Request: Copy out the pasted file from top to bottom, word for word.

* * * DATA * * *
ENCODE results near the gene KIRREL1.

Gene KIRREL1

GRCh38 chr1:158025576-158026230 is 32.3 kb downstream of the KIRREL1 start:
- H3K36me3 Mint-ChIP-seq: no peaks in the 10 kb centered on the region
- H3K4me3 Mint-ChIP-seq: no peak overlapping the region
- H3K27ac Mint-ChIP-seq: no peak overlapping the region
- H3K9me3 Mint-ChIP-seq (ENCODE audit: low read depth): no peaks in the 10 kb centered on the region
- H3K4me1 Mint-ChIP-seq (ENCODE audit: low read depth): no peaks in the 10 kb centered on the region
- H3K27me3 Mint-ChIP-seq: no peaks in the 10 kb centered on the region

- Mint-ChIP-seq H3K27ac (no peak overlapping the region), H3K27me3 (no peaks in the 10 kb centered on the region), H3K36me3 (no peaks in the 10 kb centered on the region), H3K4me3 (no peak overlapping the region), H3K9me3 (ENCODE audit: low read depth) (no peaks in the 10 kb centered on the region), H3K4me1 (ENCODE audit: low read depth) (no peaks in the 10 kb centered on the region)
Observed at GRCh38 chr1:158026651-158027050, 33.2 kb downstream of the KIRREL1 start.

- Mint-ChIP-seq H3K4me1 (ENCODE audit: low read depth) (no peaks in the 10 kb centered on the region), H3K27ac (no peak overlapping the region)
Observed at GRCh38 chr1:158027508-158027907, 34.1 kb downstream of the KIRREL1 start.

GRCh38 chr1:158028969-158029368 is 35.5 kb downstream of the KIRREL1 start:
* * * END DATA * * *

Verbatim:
ENCODE results near the gene KIRREL1.

Gene KIRREL1

GRCh38 chr1:158025576-158026230 is 32.3 kb downstream of the KIRREL1 start:
- H3K36me3 Mint-ChIP-seq: no peaks in the 10 kb centered on the region
- H3K4me3 Mint-ChIP-seq: no peak overlapping the region
- H3K27ac Mint-ChIP-seq: no peak overlapping the region
- H3K9me3 Mint-ChIP-seq (ENCODE audit: low read depth): no peaks in the 10 kb centered on the region
- H3K4me1 Mint-ChIP-seq (ENCODE audit: low read depth): no peaks in the 10 kb centered on the region
- H3K27me3 Mint-ChIP-seq: no peaks in the 10 kb centered on the region

- Mint-ChIP-seq H3K27ac (no peak overlapping the region), H3K27me3 (no peaks in the 10 kb centered on the region), H3K36me3 (no peaks in the 10 kb centered on the region), H3K4me3 (no peak overlapping the region), H3K9me3 (ENCODE audit: low read depth) (no peaks in the 10 kb centered on the region), H3K4me1 (ENCODE audit: low read depth) (no peaks in the 10 kb centered on the region)
Observed at GRCh38 chr1:158026651-158027050, 33.2 kb downstream of the KIRREL1 start.

- Mint-ChIP-seq H3K4me1 (ENCODE audit: low read depth) (no peaks in the 10 kb centered on the region), H3K27ac (no peak overlapping the region)
Observed at GRCh38 chr1:158027508-158027907, 34.1 kb downstream of the KIRREL1 start.

GRCh38 chr1:158028969-158029368 is 35.5 kb downstream of the KIRREL1 start: